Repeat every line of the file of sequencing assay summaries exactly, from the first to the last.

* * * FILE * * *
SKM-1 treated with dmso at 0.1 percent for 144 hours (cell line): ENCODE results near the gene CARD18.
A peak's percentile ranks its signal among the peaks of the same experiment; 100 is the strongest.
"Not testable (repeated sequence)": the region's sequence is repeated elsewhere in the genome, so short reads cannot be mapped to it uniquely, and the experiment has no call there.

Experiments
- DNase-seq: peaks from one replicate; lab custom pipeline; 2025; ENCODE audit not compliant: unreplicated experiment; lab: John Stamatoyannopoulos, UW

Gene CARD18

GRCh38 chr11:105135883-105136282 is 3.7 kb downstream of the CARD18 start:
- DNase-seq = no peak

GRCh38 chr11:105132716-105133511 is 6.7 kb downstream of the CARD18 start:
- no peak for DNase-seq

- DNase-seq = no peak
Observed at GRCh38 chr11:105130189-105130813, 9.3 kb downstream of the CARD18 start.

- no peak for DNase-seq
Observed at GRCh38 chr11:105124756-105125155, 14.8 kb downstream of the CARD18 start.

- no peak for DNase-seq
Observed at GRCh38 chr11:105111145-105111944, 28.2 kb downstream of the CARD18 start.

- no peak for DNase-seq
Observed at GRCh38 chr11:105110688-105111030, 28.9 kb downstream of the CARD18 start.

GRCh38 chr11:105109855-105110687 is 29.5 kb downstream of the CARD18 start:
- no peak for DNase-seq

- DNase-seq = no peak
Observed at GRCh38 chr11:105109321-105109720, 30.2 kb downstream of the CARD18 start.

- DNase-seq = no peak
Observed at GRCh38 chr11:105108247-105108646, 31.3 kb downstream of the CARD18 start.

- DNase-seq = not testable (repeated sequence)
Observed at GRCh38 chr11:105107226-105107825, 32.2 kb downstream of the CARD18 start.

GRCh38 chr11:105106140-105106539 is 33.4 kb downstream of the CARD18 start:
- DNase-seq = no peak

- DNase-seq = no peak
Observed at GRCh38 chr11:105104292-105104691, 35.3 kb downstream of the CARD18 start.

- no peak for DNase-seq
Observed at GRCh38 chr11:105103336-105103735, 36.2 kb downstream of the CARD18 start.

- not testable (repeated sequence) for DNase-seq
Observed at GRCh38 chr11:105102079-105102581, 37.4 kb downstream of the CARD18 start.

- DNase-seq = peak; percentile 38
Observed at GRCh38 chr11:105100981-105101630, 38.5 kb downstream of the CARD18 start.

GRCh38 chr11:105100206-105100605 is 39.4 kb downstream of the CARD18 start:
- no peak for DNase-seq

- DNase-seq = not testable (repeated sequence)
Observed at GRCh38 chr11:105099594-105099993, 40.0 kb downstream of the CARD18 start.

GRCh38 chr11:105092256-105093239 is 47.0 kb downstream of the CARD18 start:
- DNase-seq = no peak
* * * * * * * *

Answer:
SKM-1 treated with dmso at 0.1 percent for 144 hours (cell line): ENCODE results near the gene CARD18.
A peak's percentile ranks its signal among the peaks of the same experiment; 100 is the strongest.
"Not testable (repeated sequence)": the region's sequence is repeated elsewhere in the genome, so short reads cannot be mapped to it uniquely, and the experiment has no call there.

Experiments
- DNase-seq: peaks from one replicate; lab custom pipeline; 2025; ENCODE audit not compliant: unreplicated experiment; lab: John Stamatoyannopoulos, UW

Gene CARD18

GRCh38 chr11:105135883-105136282 is 3.7 kb downstream of the CARD18 start:
- DNase-seq = no peak

GRCh38 chr11:105132716-105133511 is 6.7 kb downstream of the CARD18 start:
- no peak for DNase-seq

- DNase-seq = no peak
Observed at GRCh38 chr11:105130189-105130813, 9.3 kb downstream of the CARD18 start.

- no peak for DNase-seq
Observed at GRCh38 chr11:105124756-105125155, 14.8 kb downstream of the CARD18 start.

- no peak for DNase-seq
Observed at GRCh38 chr11:105111145-105111944, 28.2 kb downstream of the CARD18 start.

- no peak for DNase-seq
Observed at GRCh38 chr11:105110688-105111030, 28.9 kb downstream of the CARD18 start.

GRCh38 chr11:105109855-105110687 is 29.5 kb downstream of the CARD18 start:
- no peak for DNase-seq

- DNase-seq = no peak
Observed at GRCh38 chr11:105109321-105109720, 30.2 kb downstream of the CARD18 start.

- DNase-seq = no peak
Observed at GRCh38 chr11:105108247-105108646, 31.3 kb downstream of the CARD18 start.

- DNase-seq = not testable (repeated sequence)
Observed at GRCh38 chr11:105107226-105107825, 32.2 kb downstream of the CARD18 start.

GRCh38 chr11:105106140-105106539 is 33.4 kb downstream of the CARD18 start:
- DNase-seq = no peak

- DNase-seq = no peak
Observed at GRCh38 chr11:105104292-105104691, 35.3 kb downstream of the CARD18 start.

- no peak for DNase-seq
Observed at GRCh38 chr11:105103336-105103735, 36.2 kb downstream of the CARD18 start.

- not testable (repeated sequence) for DNase-seq
Observed at GRCh38 chr11:105102079-105102581, 37.4 kb downstream of the CARD18 start.

- DNase-seq = peak; percentile 38
Observed at GRCh38 chr11:105100981-105101630, 38.5 kb downstream of the CARD18 start.

GRCh38 chr11:105100206-105100605 is 39.4 kb downstream of the CARD18 start:
- no peak for DNase-seq

- DNase-seq = not testable (repeated sequence)
Observed at GRCh38 chr11:105099594-105099993, 40.0 kb downstream of the CARD18 start.

GRCh38 chr11:105092256-105093239 is 47.0 kb downstream of the CARD18 start:
- DNase-seq = no peak